o  If, as a single man, you haven’t demonstrated a hunger and thirst for righteousness and a desire to serve the Lord, it is highly unlikely that you will love and lead a wife the way the Scriptures commands.

5. What are your personal, spiritual disciplines? 
o  Are you pursuing and walking in integrity and purity thru a focused, biblical prayer-life and a disciplined pursuit of God thru daily reading, studying and meditating on scripture?
o  Are you being discipled? Are you learning how to handle the Bible biblically?
o  What does your discipler/parent say about your overall maturity? 
o  What do they say about your “readiness” to be a head of a household? 
o  How do you respond when others suggest you need to grow in certain areas?

6. Are you a committed member of a local church?
o  A man who is not willing to submit to authority is a man who is not likely ready to lead others. It takes humility and submission to lead in a way that inspires others to submit to you.
o  Have you served long enough to have considered how God may have gifted you?
o  Do have a vision for where your life might best glorify God?
o  Are you committed to growing as a servant of the Lord by serving others?

7. What is your reputation in the local church?
o  Do you know your elders? What do they say about your maturity, integrity and your heart for serving others? 
o  What do those who know you say about your integrity? Would they say that you live out your claim of Christianity? (1 John 2:6)
o  Have you served long enough that others who know you can identify your giftings?
o  Do others ask you to help because you’ve developed a reputation of serving and caring for others?
o  What others say about your maturity and commitment to serve God in the local church can be a good indicator of your “readiness” for marriage. If you have not shown yourself to be faithful in serving others, it’s not likely that you will serve your wife “and give yourself up for her” the way the Bible calls you to.

8. What are your closest relationships like?
o  Do you have a healthy, respectful relationship with your parents? 
o  Do you invite them to speak into your life and decisions? 
o  How do you show love and compassion to your parents and siblings?
o  Have you learned how to seek and offer forgiveness?
o  Do you have any broken relationships that you refuse to reconcile?
o  Have your dating relationships been pure and respectful? 

9. Are you growing in your ability to lead others spiritually?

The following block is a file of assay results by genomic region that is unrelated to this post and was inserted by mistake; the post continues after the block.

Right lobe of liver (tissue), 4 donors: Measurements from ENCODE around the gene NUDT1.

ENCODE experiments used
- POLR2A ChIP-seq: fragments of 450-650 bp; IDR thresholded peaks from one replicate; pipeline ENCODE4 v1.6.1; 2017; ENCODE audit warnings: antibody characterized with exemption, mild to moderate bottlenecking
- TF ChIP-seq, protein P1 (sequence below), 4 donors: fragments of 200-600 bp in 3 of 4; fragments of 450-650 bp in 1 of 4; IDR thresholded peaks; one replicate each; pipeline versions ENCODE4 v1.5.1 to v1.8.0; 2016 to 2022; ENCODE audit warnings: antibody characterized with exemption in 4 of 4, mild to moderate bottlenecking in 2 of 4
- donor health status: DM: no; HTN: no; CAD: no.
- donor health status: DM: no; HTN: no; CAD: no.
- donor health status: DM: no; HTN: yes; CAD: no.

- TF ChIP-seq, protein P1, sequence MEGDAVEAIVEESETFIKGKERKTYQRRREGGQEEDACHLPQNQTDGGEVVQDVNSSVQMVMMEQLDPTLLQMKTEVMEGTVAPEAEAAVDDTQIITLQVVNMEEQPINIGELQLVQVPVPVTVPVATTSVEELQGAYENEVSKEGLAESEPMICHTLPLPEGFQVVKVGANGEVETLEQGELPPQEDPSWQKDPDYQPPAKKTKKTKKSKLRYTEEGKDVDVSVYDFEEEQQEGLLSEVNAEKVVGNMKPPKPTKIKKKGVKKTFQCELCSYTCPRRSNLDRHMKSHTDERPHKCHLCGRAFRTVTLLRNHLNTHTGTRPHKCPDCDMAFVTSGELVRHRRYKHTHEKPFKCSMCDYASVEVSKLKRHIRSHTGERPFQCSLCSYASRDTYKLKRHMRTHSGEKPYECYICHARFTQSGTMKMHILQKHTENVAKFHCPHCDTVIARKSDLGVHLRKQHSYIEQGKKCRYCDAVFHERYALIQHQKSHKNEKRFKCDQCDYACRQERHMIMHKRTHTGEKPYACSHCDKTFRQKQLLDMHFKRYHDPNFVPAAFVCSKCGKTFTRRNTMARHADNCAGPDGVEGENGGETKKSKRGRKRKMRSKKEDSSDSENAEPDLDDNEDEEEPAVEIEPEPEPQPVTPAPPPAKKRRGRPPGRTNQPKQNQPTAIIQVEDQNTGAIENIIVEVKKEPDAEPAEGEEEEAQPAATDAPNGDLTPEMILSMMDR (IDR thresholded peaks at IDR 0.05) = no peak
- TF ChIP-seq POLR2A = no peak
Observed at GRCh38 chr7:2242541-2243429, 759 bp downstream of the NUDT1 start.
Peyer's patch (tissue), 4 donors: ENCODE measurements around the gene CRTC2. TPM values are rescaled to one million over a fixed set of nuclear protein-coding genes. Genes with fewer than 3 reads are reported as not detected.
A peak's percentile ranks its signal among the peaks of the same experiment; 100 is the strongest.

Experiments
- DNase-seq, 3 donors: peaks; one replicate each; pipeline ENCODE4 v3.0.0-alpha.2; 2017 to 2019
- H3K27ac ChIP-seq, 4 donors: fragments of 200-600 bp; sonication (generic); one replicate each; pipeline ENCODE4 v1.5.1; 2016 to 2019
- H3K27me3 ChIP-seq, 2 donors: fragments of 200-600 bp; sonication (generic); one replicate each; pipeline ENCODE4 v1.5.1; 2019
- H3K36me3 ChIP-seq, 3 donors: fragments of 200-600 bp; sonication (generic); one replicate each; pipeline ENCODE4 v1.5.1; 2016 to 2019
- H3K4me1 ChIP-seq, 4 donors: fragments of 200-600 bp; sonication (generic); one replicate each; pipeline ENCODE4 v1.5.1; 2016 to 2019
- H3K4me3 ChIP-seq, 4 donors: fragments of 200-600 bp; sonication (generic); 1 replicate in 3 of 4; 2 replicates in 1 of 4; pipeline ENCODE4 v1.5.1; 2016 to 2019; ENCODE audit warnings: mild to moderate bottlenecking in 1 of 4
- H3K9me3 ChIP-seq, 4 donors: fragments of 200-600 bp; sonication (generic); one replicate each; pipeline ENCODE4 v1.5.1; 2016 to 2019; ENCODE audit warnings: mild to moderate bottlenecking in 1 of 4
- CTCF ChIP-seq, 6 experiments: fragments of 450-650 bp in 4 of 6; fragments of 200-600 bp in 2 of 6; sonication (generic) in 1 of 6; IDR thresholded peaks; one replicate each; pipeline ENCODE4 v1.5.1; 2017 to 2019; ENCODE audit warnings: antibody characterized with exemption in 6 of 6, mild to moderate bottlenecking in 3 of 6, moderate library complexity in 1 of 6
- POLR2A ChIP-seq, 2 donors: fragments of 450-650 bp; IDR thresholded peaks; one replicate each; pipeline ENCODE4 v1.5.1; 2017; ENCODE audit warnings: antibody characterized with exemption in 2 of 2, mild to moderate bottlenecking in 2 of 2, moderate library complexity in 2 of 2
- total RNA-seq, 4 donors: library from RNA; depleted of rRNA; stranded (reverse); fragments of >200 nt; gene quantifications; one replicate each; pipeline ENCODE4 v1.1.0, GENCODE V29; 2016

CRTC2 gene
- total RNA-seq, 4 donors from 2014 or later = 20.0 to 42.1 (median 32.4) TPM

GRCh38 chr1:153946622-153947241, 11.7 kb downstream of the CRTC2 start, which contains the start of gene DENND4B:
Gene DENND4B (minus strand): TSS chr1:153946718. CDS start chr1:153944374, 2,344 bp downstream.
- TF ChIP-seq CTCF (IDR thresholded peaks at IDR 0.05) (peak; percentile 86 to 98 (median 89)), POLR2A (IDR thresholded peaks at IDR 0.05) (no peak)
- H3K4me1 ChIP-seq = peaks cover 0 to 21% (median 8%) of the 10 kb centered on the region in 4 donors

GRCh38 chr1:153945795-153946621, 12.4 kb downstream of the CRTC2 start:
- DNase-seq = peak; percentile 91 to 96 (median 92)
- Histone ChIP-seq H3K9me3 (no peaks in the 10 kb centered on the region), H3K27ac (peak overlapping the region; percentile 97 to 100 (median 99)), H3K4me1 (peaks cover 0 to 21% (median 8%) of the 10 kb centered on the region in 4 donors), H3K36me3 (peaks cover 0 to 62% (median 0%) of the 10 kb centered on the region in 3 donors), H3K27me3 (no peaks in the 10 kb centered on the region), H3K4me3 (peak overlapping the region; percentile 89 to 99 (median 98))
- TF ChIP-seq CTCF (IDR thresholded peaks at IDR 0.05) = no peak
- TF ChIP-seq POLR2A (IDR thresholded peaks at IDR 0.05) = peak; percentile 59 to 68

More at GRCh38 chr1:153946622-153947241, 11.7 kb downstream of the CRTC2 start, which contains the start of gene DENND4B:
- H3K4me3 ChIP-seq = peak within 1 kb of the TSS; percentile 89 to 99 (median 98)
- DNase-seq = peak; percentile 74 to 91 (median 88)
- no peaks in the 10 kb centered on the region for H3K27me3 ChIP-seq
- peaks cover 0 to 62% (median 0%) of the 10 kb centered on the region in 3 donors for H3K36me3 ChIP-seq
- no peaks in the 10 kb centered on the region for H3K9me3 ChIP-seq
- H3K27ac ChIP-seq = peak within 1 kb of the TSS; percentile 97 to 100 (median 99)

o  Are you discipling others less mature than you are?
o  Do you take opportunities to speak into others’ lives spiritually – in the church body, at school and/or work?
o  Are you concerned with others relationship with the Lord?

Men, no one will be able to say “yes” to 100% of these questions, however if you lack the desire to grow in these areas, you would be wise to post-pone seeking a long-term relationship. 

If you, and others who know you, can say that you are growing in these areas and that your heart desires to continue to grow within the community of the local church, then you may be ready to consider seeking a life-long help-mate. As you move forward, seek good counsel from someone who will speak the truth to you about your maturity to help you make wise, well-informed choices.

You might work thru the book, Marry Wisely, Marry Well, by Ernie Baker for help in thinking thru these themes more specifically.
For help with understanding how to know God’s will, check out Decision Making and the Will of God, by Greg Koukl, (CD Audio or Mp3 download @

May God bless you as you seek to know Him. As you do, you will be equipped to love and lead a wife for her good and for God’s glory.

Kent Kloter

Friday, December 1, 2017

Who would you recommend?

Pastors often get asked their opinions on authors. Sometimes it is an easy answer, and sometimes it is complicated. Some books I would recommend highly. Some books are “gleaners”—meaning that one can glean some good things out of it, but I can’t stand behind all of it. Some books are too difficult for me to recommend.

Long ago, Kevin Sauder, now senior pastor at New Castle Bible Church, interned at Bethany Community. He put together a great resource for us called a Discernment Guide. It helps us to think through whether a resource is man-centered or God-centered. 

At the end of the resource, an “incomplete list of recommended authors” is listed. I love the wording of it. It is not saying that the guide has the corner on the market on knowledge. There are others that are just as good if not better. 

In that vain, let me give you my incomplete list of recommended authors that have blessed me beyond measure:

Kevin DeYoung: DeYoung is a pastor who just moved to help lead a church in Charlotte, North Carolina. He has a great blog located on the Gospel Coalition site ( and has authored some very helpful books like:
Crazy Busy
Taking God at His Word
Just Do Something

Mark Dever: A pastor in our nation’s capital and leader of 9Marks ministries, Dever’s love for the local church and desire to equip her are something for other pastors to model.
Helpful books to me by Dever are:
9 Marks of a Healthy Church
What is a Healthy Church?
Other great audio, video and resources at

John Piper: Piper’s name will be long remembered in Christiandom from his time as pastor at Bethlehem Baptist Church in Minnesota to his works and messages logged at Helpful books:
Don’t Waste Your Life
A Godward Life
Desiring God
Seeing and Savoring Jesus Christ
Let the Nations Be Glad

Tim Challies: A pastor in Canada, I am most familiar with him through his blog where he writes but also posts a list of the 5-7 most helpful articles/blogs he finds on the internet each day.